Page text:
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RODERIC DUNNETT reports from the Hungarian Capital


Saturday 13th and Sunday 14th November see the opening of the first new production in Hungary of Benjamin Britten's opera Peter Grimes for over fifty years.

The Hungarian National Opera on Andrassy St. (Andrassy Utca) in Budapest, located in the magnificent Opera House designed by Miklos Ybl, has witnessed countless celebrated performances since its opening in 1884 with a concert conducted by Ferenc Erkel - subsequent musical directors included Mahler (1888-91), Nikisch (1893-5), and Janos Ferencsik (1931-47). The magnificent royal box, patronised during the troubled last years of the Austro-Hungarian Hapsburg dynasty by Emperor Franz-Josef II, can still be seen (the opera house offers daily guided tours). Amazingly, both the auditorium and the capacious stage area survived more or less intact despite the heavy destruction wrought on the Hungarian capital as Russians and retreating Germans bombarded each other during the closing stages of World War II.

Post-war democratic Hungary was quick to stage Peter Grimes, first seen there in 1947. Although that early production was revived for an impressively large number of performances during the Communist years, running on till the 1960s, it then faded from the repertoire. This month's new production is directed by the gifted young Hungarian director Balazs Kovalik, a devotee and eloquent advocate of Britten's operas (A Midsummer Night's Dream and The Beggar's Opera have both been staged in Budapest), who sees this as an opportunity - albeit contentiously - to breathe new life into an opera tradition somewhat shackled by its traditional approach to more mainstream repertoire (the rather stiff, ossified staging of Mozart's La Clemenza di Tito currently in repertoire is a classic instance).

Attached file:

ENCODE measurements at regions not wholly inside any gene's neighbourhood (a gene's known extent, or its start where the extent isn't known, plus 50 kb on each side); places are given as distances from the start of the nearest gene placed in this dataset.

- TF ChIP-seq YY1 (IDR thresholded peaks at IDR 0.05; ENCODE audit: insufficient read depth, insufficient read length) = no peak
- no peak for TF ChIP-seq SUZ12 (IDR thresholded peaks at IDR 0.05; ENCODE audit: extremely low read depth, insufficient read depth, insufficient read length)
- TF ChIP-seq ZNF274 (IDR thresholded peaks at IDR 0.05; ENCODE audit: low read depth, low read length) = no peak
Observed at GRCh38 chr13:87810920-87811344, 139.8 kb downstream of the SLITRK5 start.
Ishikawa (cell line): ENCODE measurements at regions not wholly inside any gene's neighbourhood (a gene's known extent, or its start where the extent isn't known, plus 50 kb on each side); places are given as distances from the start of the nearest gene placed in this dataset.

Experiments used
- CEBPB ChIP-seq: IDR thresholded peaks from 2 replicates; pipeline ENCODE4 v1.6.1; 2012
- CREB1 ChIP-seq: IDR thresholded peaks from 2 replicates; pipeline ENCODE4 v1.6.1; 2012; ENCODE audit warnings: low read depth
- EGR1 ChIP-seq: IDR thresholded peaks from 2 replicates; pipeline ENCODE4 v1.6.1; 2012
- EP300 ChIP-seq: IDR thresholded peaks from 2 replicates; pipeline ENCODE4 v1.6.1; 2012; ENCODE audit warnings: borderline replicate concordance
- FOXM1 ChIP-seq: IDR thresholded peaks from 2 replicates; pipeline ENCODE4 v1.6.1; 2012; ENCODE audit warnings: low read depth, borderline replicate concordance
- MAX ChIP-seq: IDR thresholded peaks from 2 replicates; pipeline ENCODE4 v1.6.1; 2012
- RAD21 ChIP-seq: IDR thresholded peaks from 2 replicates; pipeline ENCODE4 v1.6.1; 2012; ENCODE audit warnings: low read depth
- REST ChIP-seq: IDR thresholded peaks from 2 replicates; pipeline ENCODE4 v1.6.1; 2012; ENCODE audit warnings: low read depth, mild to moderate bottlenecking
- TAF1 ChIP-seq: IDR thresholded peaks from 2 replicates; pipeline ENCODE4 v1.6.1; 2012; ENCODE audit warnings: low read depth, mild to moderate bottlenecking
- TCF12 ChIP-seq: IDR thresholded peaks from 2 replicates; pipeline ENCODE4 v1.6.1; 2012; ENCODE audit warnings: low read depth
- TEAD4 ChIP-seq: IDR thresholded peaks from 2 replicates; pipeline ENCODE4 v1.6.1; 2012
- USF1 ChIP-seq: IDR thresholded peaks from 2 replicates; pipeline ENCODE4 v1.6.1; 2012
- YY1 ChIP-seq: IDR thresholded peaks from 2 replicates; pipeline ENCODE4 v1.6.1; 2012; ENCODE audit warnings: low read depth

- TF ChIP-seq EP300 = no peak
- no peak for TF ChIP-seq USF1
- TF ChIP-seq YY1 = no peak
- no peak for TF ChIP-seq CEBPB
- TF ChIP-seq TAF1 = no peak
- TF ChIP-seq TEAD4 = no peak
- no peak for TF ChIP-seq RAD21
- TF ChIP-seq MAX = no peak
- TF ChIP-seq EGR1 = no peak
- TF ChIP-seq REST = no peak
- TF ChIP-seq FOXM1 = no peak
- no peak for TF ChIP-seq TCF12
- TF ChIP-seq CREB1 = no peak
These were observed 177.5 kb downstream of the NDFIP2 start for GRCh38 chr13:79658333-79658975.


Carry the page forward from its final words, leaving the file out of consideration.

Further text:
Peter Grimes, the dour, lonely fisherman and outsider, clearly strikes a personal chord with Kovalik and his production team. The new production's symbolic use of vivid colour imagery calls to mind the sets of Wieland Wagner rather than the cutely nestling cottages evoking Crabbe's 'Borough' in Peter Grimes's postwar World Première at Sadler's Wells (conducted by Reginald Goodall, with Peter Pears and Joan Cross making history in the leading roles as Grimes and Ellen Orford). Kovalik visited Aldeburgh as part of his meticulous preparation for the production, and has sought by very different means to evoke something of the desolate isolation of the Suffolk coast which he sensed on his visit, and which provides the setting for Grimes's scapegoat-like confrontation with popular sentiment and prejudice.

The Budapest production, sung in Hungarian, will have two alternating casts, with Andras Molnar and Denes Gulyas taking the title role on the twin opening nights on November 13 and 14. The conductors respectively are Janos Kovacs and Tamas Pal.


Copyright © Roderic Dunnett, November 11th 1999 


Balazs Kovalik's new production of Peter Grimes, with Andras Molnar in the title role, will be broadcast in Hungarian on Bartok Radio (Hungarian Radio 3) on Friday 26th November between 7 and 10pm. Tamas Busa sings Balstrode, Katalin Pitti Ellen Orford, Annamaria Kovacs Auntie, and Maria Sudlik Mrs. Smedley. The conductor is the Hungarian State Opera's music director, Janos Kovacs.


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